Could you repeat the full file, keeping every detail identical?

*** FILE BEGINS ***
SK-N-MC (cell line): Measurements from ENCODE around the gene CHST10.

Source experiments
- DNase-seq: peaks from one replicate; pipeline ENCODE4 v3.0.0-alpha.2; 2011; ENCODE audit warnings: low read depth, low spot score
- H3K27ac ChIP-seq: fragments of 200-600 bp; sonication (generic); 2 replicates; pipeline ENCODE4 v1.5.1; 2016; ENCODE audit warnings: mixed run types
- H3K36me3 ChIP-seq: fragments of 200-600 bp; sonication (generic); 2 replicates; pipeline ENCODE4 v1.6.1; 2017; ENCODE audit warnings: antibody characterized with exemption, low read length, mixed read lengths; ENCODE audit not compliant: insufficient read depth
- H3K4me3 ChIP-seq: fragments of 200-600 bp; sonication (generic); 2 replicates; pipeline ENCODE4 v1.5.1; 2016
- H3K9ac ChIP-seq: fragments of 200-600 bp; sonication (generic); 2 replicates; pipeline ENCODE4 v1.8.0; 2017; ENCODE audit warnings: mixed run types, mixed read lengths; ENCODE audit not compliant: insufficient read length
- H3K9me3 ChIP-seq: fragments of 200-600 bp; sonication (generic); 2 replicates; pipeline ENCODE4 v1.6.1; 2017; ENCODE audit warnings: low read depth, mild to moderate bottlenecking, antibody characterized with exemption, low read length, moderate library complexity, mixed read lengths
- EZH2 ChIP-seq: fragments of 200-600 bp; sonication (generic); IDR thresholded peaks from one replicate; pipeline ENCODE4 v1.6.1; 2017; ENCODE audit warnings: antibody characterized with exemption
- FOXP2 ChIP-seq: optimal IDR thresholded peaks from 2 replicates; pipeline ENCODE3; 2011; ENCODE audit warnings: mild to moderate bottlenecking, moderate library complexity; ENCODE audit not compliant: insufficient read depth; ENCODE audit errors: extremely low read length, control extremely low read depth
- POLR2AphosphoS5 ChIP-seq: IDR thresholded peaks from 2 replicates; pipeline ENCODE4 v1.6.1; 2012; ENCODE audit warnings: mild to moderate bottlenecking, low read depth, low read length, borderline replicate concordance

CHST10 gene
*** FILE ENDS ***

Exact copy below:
SK-N-MC (cell line): Measurements from ENCODE around the gene CHST10.

Source experiments
- DNase-seq: peaks from one replicate; pipeline ENCODE4 v3.0.0-alpha.2; 2011; ENCODE audit warnings: low read depth, low spot score
- H3K27ac ChIP-seq: fragments of 200-600 bp; sonication (generic); 2 replicates; pipeline ENCODE4 v1.5.1; 2016; ENCODE audit warnings: mixed run types
- H3K36me3 ChIP-seq: fragments of 200-600 bp; sonication (generic); 2 replicates; pipeline ENCODE4 v1.6.1; 2017; ENCODE audit warnings: antibody characterized with exemption, low read length, mixed read lengths; ENCODE audit not compliant: insufficient read depth
- H3K4me3 ChIP-seq: fragments of 200-600 bp; sonication (generic); 2 replicates; pipeline ENCODE4 v1.5.1; 2016
- H3K9ac ChIP-seq: fragments of 200-600 bp; sonication (generic); 2 replicates; pipeline ENCODE4 v1.8.0; 2017; ENCODE audit warnings: mixed run types, mixed read lengths; ENCODE audit not compliant: insufficient read length
- H3K9me3 ChIP-seq: fragments of 200-600 bp; sonication (generic); 2 replicates; pipeline ENCODE4 v1.6.1; 2017; ENCODE audit warnings: low read depth, mild to moderate bottlenecking, antibody characterized with exemption, low read length, moderate library complexity, mixed read lengths
- EZH2 ChIP-seq: fragments of 200-600 bp; sonication (generic); IDR thresholded peaks from one replicate; pipeline ENCODE4 v1.6.1; 2017; ENCODE audit warnings: antibody characterized with exemption
- FOXP2 ChIP-seq: optimal IDR thresholded peaks from 2 replicates; pipeline ENCODE3; 2011; ENCODE audit warnings: mild to moderate bottlenecking, moderate library complexity; ENCODE audit not compliant: insufficient read depth; ENCODE audit errors: extremely low read length, control extremely low read depth
- POLR2AphosphoS5 ChIP-seq: IDR thresholded peaks from 2 replicates; pipeline ENCODE4 v1.6.1; 2012; ENCODE audit warnings: mild to moderate bottlenecking, low read depth, low read length, borderline replicate concordance

CHST10 gene